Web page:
Cleveland Clinic Study Finds Common Artificial Sweetener Linked to Higher Rates of Heart Attack & Stroke
New Cleveland Clinic research showed that erythritol, a popular artificial sweetener, is associated with an increased risk of heart attack and stroke. Findings were published today in Nature Medicine.
Researchers studied over 4,000 people in the U.S. and Europe and found those with higher blood erythritol levels were at elevated risk of experiencing a major adverse cardiac event such as heart attack, stroke or death. They also examined the effects of adding erythritol to either whole blood or isolated platelets, which are cell fragments that clump together to stop bleeding and contribute to blood clots. Results revealed that erythritol made platelets easier to activate and form a clot. Pre-clinical studies confirmed ingestion of erythritol heightened clot formation.
“Sweeteners like erythritol, have rapidly increased in popularity in recent years but there needs to be more in-depth research into their long-term effects,” said senior author Stanley Hazen, M.D., Ph.D., chairman for the Department of Cardiovascular & Metabolic Sciences in Lerner Research Institute and co-section head of Preventive Cardiology at Cleveland Clinic. “Cardiovascular disease builds over time, and heart disease is the leading cause of death globally. We need to make sure the foods we eat aren’t hidden contributors.”
Artificial sweeteners, such as erythritol, are common replacements for table sugar in low-calorie, low-carbohydrate and “keto” products. Sugar-free products containing erythritol are often recommended for people who have obesity, diabetes or metabolic syndrome and are looking for options to help manage their sugar or calorie intake. People with these conditions also are at higher risk for adverse cardiovascular events like heart attack and stroke.
Erythritol is about 70% as sweet as sugar and is produced through fermenting corn. After ingestion, erythritol is poorly metabolized by the body. Instead, it goes into the bloodstream and leaves the body mainly through urine. The human body creates low amounts of erythritol naturally, so any additional consumption can accumulate.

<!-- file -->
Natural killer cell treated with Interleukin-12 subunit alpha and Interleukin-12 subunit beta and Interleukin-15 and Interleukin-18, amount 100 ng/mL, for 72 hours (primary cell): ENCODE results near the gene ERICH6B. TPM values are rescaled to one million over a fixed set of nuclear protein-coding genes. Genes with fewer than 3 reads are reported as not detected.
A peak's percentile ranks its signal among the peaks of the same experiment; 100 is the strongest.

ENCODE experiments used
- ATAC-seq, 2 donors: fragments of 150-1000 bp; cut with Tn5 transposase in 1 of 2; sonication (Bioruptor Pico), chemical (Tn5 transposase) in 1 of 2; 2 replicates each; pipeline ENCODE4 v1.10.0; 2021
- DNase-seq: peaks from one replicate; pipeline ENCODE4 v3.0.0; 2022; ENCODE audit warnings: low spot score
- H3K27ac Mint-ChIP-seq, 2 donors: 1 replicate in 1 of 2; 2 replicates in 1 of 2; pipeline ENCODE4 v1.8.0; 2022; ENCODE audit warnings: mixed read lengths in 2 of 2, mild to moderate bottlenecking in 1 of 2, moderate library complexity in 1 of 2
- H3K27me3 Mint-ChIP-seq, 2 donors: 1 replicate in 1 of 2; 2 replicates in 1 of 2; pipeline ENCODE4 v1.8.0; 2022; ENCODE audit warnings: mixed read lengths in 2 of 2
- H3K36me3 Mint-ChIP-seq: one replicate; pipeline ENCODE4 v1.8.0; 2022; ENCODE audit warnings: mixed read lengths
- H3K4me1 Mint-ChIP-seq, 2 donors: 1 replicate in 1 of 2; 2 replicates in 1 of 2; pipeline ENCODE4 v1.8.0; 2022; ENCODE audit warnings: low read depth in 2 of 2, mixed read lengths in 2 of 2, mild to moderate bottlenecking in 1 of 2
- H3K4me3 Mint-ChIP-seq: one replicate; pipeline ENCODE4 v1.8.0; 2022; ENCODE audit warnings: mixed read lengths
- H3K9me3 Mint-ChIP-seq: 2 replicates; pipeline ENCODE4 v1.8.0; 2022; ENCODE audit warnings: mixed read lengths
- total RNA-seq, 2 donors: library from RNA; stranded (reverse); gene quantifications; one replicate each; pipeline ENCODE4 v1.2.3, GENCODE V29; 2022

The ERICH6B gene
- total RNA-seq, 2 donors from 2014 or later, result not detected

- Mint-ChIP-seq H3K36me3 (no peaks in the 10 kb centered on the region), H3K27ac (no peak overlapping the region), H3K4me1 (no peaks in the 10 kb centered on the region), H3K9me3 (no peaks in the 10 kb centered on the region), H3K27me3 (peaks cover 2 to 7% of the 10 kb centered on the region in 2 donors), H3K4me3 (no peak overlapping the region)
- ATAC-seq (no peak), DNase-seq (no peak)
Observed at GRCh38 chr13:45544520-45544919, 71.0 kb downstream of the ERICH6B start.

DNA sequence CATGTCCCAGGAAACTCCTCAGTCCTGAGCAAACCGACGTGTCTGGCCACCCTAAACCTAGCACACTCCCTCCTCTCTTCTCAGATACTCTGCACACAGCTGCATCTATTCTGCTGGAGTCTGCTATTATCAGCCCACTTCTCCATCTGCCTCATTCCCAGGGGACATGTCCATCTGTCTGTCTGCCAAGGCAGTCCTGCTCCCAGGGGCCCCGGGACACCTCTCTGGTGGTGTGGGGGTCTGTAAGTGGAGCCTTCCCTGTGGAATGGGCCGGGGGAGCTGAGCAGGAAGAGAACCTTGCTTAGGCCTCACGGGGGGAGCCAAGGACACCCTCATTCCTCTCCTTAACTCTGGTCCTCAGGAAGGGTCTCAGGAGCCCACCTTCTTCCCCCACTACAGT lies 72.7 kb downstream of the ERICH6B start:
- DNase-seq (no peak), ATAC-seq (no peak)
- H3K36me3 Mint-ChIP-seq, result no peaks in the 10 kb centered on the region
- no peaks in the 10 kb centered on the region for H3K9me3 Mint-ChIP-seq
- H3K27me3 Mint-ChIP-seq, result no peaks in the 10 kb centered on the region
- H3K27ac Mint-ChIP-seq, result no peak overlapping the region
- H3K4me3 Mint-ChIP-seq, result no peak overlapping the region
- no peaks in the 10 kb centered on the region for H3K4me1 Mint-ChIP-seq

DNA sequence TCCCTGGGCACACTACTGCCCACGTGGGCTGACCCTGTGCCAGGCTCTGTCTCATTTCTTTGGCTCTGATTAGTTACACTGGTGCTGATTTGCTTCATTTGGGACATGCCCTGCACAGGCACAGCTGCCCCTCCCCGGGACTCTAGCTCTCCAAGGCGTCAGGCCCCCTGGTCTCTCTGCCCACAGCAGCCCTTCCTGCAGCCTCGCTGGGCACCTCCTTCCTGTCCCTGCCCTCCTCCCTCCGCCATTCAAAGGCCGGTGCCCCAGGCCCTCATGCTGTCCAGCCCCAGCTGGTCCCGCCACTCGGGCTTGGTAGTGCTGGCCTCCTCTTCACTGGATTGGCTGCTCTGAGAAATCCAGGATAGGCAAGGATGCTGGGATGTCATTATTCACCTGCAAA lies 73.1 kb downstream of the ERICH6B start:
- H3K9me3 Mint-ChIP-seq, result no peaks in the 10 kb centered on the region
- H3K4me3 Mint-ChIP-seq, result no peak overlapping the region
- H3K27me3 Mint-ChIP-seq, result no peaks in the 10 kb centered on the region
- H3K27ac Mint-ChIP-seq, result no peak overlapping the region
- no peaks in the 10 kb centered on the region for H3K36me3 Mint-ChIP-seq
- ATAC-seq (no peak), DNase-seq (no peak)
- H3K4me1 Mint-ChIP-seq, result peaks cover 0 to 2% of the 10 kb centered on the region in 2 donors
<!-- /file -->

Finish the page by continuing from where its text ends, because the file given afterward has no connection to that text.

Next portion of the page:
Measuring artificial sweeteners is difficult and labeling requirements are minimal and often do not list individual compounds. Erythritol is “Generally Recognized As Safe (GRAS)” by the FDA, which means there is no requirement for long-term safety studies.
The authors note the importance of follow-up studies to confirm their findings in the general population. The study had several limitations, including that clinical observation studies demonstrate association and not causation.
“Our study shows that when participants consumed an artificially sweetened beverage with an amount of erythritol found in many processed foods, markedly elevated levels in the blood are observed for days – levels well above those observed to enhance clotting risks,” said Dr. Hazen. “It is important that further safety studies are conducted to examine the long-term effects of artificial sweeteners in general, and erythritol specifically, on risks for heart attack and stroke, particularly in people at higher risk for cardiovascular disease.”
Authors recommend talking to your doctor or a certified dietician to learn more about healthy food choices and for personalized recommendations.
Disclosures: Dr. Hazen is named as co-inventor on pending and issued patents held by Cleveland Clinic relating to cardiovascular diagnostics and therapeutics.
The study was partially funded by the National Heart, Lung, and Blood Institute and the Office of Dietary Supplements, both of the National Institutes of Health, under grant award numbers P01 HL147823 and R01 HL103866 to Dr. Stanley Hazen. The content is solely the responsibility of the authors and does not necessarily represent the official views of the National Institutes of Health.